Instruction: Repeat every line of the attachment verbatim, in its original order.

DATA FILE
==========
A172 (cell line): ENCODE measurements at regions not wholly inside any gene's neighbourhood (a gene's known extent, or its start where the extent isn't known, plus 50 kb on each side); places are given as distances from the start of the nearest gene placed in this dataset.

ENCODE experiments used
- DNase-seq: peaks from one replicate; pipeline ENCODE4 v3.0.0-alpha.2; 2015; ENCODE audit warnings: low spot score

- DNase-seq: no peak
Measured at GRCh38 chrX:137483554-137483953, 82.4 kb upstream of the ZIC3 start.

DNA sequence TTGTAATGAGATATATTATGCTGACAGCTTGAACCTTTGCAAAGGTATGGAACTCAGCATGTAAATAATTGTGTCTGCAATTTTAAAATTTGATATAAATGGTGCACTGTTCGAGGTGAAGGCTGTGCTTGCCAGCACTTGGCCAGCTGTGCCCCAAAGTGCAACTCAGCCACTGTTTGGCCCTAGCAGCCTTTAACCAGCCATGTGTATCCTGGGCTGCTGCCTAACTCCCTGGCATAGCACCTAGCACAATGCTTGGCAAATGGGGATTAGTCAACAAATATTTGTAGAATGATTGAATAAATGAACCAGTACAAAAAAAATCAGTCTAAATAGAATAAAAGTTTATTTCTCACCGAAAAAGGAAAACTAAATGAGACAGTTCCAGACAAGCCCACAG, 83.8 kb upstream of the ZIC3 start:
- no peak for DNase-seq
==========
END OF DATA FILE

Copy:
A172 (cell line): ENCODE measurements at regions not wholly inside any gene's neighbourhood (a gene's known extent, or its start where the extent isn't known, plus 50 kb on each side); places are given as distances from the start of the nearest gene placed in this dataset.

ENCODE experiments used
- DNase-seq: peaks from one replicate; pipeline ENCODE4 v3.0.0-alpha.2; 2015; ENCODE audit warnings: low spot score

- DNase-seq: no peak
Measured at GRCh38 chrX:137483554-137483953, 82.4 kb upstream of the ZIC3 start.

DNA sequence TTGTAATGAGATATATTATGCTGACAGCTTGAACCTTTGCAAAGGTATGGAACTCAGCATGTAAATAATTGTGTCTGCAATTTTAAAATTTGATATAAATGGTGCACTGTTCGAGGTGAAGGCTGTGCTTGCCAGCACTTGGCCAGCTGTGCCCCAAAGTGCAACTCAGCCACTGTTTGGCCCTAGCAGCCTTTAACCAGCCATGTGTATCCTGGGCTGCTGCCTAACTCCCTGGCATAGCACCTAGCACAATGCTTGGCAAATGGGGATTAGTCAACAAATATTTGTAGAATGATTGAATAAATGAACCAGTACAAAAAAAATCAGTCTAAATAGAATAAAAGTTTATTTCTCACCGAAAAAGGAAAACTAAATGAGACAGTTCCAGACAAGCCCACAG, 83.8 kb upstream of the ZIC3 start:
- no peak for DNase-seq